Let’s call them “quirks”

I am now halfway through my time in Liberia (!), and I thought reflecting on what I have learned would be a useful exercise. The following is a list of my favorite facts, life lessons, and common occurrences from Liberia. They aren’t necessarily the most important things I’ve learned, but they are what make Liberia Liberia. In no particular order, they are as follows…

  • Mosquito nets are not like princess canopies. When I was little, I dreamed of sleeping in a lush, white four-poster bed with a princess canopy above me. I tried to make a canopy myself, but it wasn’t as glamorous as I envisioned, and hence rather short lived. I’ve discovered that mosquito nets are poor substitutes for princess beds. The net not only blocks the breeze of the fan, turning my bed into a stuffy, humid cocoon, but still manages to allow biting insects inside.
  • All generators will fail. When the entire country is powered by generators, this becomes a noticable fact of life. The guesthouse generator fails. The generator at the Royal Hotel restaurant, an  elegant expat hang out, fails. All of a sudden, entire buildings plunge into darkness. But hey, those are the lucky ones, the ones who have generators to begin with.

    Fact: All generators will fail. Glad I brought that headlamp.

  • Crabs will make the 300 yard trek from the beach to my hotel room. Specifically, my bathroom. They will lurk in the corner and launch sneak attacks on my unsuspecting toes while I sit on the toilet. An umbrella, I discovered, is the best tool for removing the wayward crabs, though each crab is replaced by one of its larger friends several days later.
  • Men peeing on the side of the road, in full view of all passing pedestrians, will not hesitate to wave and yell hello. This is one quirk I have not, and will not, get used to. Though it is not as bad as the children…
  • Children squatting to use the bathroom, also on the side of the road, will run up with their pants still down and rub their hands on any exposed patch of pale skin within reach. They giggle and say hello while doing this, and their parents look on with smiles. I do my best to manage a weak smile in return. This would be cute, except that it is compounded by the lack of running water in my hotel.
  • In four weeks, the number of showers I have taken remains in the single digits. I am residing, mind you, in a well-regarded guest house popular with Americans and Europeans for long-term stays. During my first week here, I was puzzled and pissed off when the water failed to run, and merely satisfied when it did. After several days of this, my mindset underwent a gradual change. Now, I am unsurprised and unbothered when the tap refuses to produce even a trickle, but overjoyed when I hear the gurgle of water coming up through the pipes. On the bright side, the measly supply of my favorite shampoo and conditioner that I brought from home probably will last until I return to the States.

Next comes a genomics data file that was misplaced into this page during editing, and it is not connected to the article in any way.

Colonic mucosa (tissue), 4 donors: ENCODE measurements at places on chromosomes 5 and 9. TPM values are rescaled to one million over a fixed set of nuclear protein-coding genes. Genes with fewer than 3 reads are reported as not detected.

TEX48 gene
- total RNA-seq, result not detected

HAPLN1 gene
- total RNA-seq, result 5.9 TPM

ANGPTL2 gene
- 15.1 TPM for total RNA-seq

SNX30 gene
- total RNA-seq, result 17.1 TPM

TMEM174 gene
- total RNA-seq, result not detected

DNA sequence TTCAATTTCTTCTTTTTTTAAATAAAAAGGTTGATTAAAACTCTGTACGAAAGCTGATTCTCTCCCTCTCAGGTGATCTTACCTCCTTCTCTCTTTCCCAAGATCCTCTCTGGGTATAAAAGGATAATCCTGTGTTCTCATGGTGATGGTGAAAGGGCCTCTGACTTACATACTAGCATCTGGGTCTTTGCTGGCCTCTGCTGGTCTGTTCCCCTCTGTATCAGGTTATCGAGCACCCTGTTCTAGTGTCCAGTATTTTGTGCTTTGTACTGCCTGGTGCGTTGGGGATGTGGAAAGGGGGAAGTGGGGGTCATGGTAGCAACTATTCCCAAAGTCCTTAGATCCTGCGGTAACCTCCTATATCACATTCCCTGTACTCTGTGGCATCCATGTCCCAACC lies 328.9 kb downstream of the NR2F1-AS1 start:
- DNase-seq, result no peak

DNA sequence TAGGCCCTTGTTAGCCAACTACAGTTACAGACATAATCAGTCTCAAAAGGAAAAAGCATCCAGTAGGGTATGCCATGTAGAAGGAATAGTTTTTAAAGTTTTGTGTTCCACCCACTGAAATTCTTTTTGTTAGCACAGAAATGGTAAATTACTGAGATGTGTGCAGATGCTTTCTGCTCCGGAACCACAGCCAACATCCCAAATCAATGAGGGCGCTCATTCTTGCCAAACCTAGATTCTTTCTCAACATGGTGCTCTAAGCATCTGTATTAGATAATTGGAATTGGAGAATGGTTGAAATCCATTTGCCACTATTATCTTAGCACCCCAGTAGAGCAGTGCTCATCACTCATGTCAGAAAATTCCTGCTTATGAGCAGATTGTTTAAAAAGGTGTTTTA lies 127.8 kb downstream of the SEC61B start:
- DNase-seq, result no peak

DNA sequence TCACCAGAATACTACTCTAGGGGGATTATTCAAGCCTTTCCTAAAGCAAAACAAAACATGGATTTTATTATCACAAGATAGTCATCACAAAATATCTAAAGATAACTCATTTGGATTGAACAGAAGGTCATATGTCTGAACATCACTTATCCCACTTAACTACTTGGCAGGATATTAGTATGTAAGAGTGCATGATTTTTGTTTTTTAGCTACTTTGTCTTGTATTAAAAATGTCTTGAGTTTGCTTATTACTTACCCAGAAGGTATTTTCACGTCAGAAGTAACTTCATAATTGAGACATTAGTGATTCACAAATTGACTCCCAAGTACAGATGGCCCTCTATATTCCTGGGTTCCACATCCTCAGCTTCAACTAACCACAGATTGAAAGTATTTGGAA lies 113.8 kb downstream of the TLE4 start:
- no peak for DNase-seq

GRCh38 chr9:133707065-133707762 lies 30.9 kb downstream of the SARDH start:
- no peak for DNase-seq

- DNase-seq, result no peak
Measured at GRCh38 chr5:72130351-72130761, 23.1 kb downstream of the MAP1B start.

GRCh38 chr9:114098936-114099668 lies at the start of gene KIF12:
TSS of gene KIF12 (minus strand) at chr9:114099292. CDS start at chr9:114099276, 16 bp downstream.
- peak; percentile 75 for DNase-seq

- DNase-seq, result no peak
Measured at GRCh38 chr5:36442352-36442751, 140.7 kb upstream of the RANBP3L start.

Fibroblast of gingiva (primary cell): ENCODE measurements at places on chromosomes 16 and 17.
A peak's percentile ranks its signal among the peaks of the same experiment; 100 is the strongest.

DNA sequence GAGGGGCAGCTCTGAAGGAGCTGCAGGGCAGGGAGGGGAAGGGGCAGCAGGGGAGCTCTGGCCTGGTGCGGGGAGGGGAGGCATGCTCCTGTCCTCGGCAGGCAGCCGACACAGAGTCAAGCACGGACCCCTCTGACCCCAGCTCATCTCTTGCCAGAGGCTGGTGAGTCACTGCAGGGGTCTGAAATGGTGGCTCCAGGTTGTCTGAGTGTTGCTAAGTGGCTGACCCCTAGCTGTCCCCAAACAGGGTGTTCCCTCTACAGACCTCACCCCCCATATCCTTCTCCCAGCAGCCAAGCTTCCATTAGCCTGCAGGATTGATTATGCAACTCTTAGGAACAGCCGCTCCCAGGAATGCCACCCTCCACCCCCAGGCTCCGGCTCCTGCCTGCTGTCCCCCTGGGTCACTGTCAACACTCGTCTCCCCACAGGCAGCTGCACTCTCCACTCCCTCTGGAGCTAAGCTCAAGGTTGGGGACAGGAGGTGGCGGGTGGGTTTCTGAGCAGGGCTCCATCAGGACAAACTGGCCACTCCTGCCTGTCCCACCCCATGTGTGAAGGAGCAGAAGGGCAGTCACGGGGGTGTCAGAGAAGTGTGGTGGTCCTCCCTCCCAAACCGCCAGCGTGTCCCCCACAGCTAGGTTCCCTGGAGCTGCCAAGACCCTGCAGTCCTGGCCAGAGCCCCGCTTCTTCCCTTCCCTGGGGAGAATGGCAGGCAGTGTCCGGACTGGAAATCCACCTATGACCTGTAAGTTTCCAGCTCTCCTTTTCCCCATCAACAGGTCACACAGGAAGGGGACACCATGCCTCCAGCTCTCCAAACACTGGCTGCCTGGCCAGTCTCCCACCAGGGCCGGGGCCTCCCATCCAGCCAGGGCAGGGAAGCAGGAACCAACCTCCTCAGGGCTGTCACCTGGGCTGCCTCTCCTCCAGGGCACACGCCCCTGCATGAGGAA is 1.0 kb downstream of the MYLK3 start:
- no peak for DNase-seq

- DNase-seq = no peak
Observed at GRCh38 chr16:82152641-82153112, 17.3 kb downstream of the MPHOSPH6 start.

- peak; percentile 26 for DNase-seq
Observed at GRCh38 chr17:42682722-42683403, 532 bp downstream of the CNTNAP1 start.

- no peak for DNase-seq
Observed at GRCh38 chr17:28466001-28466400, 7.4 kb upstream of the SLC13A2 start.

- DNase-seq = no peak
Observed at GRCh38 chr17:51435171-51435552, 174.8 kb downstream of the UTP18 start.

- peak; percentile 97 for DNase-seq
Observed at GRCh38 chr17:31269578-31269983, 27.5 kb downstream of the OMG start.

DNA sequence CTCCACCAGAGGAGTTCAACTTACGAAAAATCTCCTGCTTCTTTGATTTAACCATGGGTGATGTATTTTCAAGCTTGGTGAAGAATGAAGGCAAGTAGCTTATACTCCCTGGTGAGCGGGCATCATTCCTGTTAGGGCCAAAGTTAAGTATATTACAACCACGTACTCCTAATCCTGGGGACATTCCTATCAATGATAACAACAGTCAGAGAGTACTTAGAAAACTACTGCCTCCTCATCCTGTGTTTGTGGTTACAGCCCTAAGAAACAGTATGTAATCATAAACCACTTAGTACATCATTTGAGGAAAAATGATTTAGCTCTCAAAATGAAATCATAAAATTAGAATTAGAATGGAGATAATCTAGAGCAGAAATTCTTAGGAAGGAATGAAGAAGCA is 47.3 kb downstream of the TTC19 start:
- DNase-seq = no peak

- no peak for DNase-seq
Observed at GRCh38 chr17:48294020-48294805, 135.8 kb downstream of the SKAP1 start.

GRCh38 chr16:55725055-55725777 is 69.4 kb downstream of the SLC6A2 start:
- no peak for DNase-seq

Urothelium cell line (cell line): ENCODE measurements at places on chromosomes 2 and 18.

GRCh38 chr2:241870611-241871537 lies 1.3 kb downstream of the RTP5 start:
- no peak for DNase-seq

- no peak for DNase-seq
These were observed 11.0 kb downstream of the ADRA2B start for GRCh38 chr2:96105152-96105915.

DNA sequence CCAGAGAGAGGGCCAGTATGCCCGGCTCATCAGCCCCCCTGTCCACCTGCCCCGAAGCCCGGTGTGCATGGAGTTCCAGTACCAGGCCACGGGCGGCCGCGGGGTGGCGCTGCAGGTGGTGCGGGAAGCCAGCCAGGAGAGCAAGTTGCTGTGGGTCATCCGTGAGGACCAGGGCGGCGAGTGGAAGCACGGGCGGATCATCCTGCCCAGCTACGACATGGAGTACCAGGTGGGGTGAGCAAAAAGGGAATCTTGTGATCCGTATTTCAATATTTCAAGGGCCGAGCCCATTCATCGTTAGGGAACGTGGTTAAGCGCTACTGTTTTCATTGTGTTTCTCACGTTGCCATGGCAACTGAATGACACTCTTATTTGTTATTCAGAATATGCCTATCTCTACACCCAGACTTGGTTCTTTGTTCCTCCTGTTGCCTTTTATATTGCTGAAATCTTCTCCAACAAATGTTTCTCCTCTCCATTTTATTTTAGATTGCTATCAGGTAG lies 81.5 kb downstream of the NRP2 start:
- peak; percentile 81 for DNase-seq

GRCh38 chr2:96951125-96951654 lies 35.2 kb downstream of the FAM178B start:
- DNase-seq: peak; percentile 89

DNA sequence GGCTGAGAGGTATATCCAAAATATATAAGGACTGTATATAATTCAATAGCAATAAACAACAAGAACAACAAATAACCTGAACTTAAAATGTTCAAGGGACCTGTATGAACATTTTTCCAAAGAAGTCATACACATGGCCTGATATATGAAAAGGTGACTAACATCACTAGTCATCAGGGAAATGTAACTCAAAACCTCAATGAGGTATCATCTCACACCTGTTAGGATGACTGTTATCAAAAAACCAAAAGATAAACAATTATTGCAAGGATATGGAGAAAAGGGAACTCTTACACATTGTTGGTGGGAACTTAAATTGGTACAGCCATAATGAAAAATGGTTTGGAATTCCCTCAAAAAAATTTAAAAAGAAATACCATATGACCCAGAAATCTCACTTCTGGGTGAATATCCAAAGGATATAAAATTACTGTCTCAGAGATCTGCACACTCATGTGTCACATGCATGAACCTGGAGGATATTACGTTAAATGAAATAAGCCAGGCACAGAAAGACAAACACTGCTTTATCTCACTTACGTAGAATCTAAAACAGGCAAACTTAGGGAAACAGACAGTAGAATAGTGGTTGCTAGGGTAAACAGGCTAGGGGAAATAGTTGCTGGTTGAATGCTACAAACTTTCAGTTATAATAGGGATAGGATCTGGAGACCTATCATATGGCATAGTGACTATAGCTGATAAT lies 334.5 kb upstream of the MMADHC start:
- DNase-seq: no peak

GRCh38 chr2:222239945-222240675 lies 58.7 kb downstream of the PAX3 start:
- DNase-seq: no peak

• The Delta Airlines office will not accept credit cards from any organization or individual other than the US Embassy. Everybody is expected to pay in cash – no easy feat, given that tickets to the US cost upwards of $2300. I managed to get around this rule by flirting with the Sri Lankan accountant in the office, though this has led to half a dozen phone calls from him each day asking me to spend time with him. But at least I got my tickets.

And finally, here is my favorite fact about Liberia, one that I think does a great job of summarizing this crazy place.

  • There is not a single traffic light in this entire country. When people ask about Marion, my hometown, I explain that it is a New England town so small, it has only two traffic lights. I think Liberia is the only place with fewer lights. Monrovia, the only city in Liberia with intersections busy enough to warrant lights, had several traffic lights before the war. But the city has been without a fully functioning electrical grid since the war, making traffic lights impossible. On the streets of Monrovia, the green light goes to whoever exhibits the most confidence.

A pre-war stoplight, now out of commission.

My Liberian friends frequently apologize for these “flaws”, but I wouldn’t dream of accepting those sorries. These facts may change from hilarious to inconvenient depending on my mood, but they are all part of the adventure – and that’s what I came here for.


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